AOPA management went straight to the top to explain general aviation security issues. In a White House meeting with Homeland Security Director Tom Ridge, AOPA President Phil Boyer and Senior Vice President of Government and Technical Affairs Andy Cebula said that the general aviation community is willing to be part of the solution to any security concerns. "Give us an idea of the risk or threat, and we'll come back with practical solutions," Boyer said. Ridge acknowledged that the government's own information efforts had not always been effective, specifically noting the very short advance notice given when airspace near Washington, D.C., was closed during the president's State of the Union address. "That won't happen again," Ridge said.

Fresh from their congressional spring break, key members of the House Transportation and Infrastructure and Budget committees are in negotiations that could bring a GA relief bill (H.R. 3347) to the floor for a vote. The bill would provide $2.5 billion in direct aid and $3 billion in loan guarantees to flight schools, FBOs, and other small general aviation businesses affected by the post-9/11 airspace shutdown. The AOPA Legislative Affairs staff is currently working with members of the two committees to gain support for the legislation. For more on this legislation see the Web site.

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Training Products
The award-winning DVD courses from Sporty's Pilot Shop for recreational, private, and instrument students are now even more user-friendly. A comprehensive index to the practical test standards and course syllabus for each certificate and rating make it easy to locate the exact lesson or skill to review. The index capitalizes on one major strength of DVDs over video: the ability to jump instantly to any portion of the program. Sporty's Complete Private Pilot Training Course retails for $159; the instrument course sells for $199. For more, see the Web site.
Final Exam
Question: I'm just getting ready to start my flight training and haven't gotten my medical yet. I'm a bit worried because I take a medication for hypertension. How do I know if the FAA will accept the medication that I am on?

Answer: The FAA currently allows most FDA-approved anti-hypertension agents, including diuretics, angiotensin converting enzyme (ACE) inhibitors, alpha-adrenergic blocking agents, beta-adrenergic blocking agents, calcium channel blocking agents, direct vasodilators, or combinations of these agents. AOPA provides a list of most FAA-accepted medications that you may want to check. In addition, AOPA has a number of medical subject reports on various medical conditions, including hypertension, which provide important medical information for pilots. Finally, before you go to your aviation medical examiner, fill out AOPA's Turbo Medical. This web-based, interactive tool will help you prepare to obtain your medical certificate by providing pop-up informative boxes and warnings to guide you as you fill out the form.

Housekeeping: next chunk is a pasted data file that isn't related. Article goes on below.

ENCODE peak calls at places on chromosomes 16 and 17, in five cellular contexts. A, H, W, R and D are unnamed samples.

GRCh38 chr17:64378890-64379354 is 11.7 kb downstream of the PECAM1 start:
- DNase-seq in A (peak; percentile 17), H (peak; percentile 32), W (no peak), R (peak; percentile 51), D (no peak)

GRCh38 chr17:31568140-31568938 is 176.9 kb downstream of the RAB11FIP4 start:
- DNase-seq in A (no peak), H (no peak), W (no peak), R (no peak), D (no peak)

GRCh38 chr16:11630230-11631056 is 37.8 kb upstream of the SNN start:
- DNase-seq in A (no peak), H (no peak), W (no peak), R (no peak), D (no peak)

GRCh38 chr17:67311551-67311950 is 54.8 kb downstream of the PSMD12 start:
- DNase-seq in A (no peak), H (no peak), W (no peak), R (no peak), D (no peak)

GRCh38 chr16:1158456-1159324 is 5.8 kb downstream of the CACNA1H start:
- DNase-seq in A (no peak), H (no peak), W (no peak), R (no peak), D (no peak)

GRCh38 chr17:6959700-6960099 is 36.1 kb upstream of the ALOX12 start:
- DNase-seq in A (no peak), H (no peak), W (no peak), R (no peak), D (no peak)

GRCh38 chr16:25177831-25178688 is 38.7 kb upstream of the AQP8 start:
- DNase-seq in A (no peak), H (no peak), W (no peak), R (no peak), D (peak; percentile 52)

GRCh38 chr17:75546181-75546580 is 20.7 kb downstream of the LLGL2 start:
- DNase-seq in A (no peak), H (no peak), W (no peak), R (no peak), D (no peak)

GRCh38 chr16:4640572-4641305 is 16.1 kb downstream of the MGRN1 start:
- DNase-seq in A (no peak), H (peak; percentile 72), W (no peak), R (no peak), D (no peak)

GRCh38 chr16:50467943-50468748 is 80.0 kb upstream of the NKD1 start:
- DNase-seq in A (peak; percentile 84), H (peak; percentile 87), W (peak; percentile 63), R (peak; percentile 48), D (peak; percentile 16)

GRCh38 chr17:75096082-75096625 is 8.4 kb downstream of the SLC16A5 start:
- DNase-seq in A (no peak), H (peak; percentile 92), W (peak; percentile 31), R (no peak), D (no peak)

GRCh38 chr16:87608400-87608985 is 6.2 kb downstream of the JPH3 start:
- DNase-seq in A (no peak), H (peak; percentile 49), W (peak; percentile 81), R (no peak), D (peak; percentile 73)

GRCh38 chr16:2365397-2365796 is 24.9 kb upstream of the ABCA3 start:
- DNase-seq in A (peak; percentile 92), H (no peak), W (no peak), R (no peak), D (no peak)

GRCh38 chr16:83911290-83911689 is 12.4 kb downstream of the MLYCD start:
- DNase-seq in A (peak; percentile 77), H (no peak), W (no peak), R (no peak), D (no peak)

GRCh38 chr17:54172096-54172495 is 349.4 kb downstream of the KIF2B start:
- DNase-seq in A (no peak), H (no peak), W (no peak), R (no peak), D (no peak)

Got a technical question for AOPA specialists? E-mail to [email protected] or call 800/872-2672.
Picture Perfect
Jump to the AOPA Online Gallery to see the featured airplane of the day. Click on the link for details on how to capture wallpaper for your work area. See AOPA Online.
What's New At AOPA Online
Did you know that you can ask weather questions to senior meteorologists at Meteorlogix, which provides the weather information on AOPA Online? Questions are answered online, and new answers were just posted at AOPA�Online.
ePilot Calendar
Check your weekend weather on AOPA Online.

Louisville, Kentucky. Thunder Over Louisville takes place April 20 along the Ohio River, beginning at 3 p.m. A variety of military and civilian performances, including night acts and a fireworks display, continue until 9:30. For more information, visit the Web site.

Moline, Illinois. The second Midwest Aviation Expo takes place April 20 at Quad City International Airport (MLI). See popular business and personal piston-engine aircraft and accessories from Raytheon, Cessna, Mooney, Piper, Bendix/King, Garmin, and others. Finance, insurance, repair, and overhaul companies will be on hand. E-mail or visit the Web site for more information.

For more airport details, see AOPA's Airport Directory Online . For more events, see Aviation Calendar of Events

(All clinics start at 7:30 a.m.)
The next AOPA Air Safety Foundation Flight Instructor Refresher Clinics are scheduled in Denver, Tampa, and Salt Lake City, April 20 and 21. Clinics are scheduled in Cincinnati, Ohio, and Reston, Virginia, April 27 and 28. For the Flight Instructor Refresher Clinic schedule, see AOPA Online.

(Pinch-Hitter courses start at 9:30 a.m.)
The next Pinch-Hitter� Ground Schools will take place in in Tampa, Florida and Denver, on April 20. For more Pinch-Hitter courses, see AOPA Online.

AOPA Air Safety Foundation Safety Seminars are scheduled in New Orleans, and Eugene, Oregon, April 22; Gresham (Portland), Oregon, and Jackson, Mississippi, April 23; Birmingham, Alabama, and Puyallup, Washington, April 24; College Park (Atlanta), Georgia, and Seattle, April 25; and Spokane, Washington, April 26. The topic is spatial disorientation. For more information, visit the Web site.

For comments on calendar items or to make submissions, contact [email protected].

Got news or questions? Send your comments to [email protected].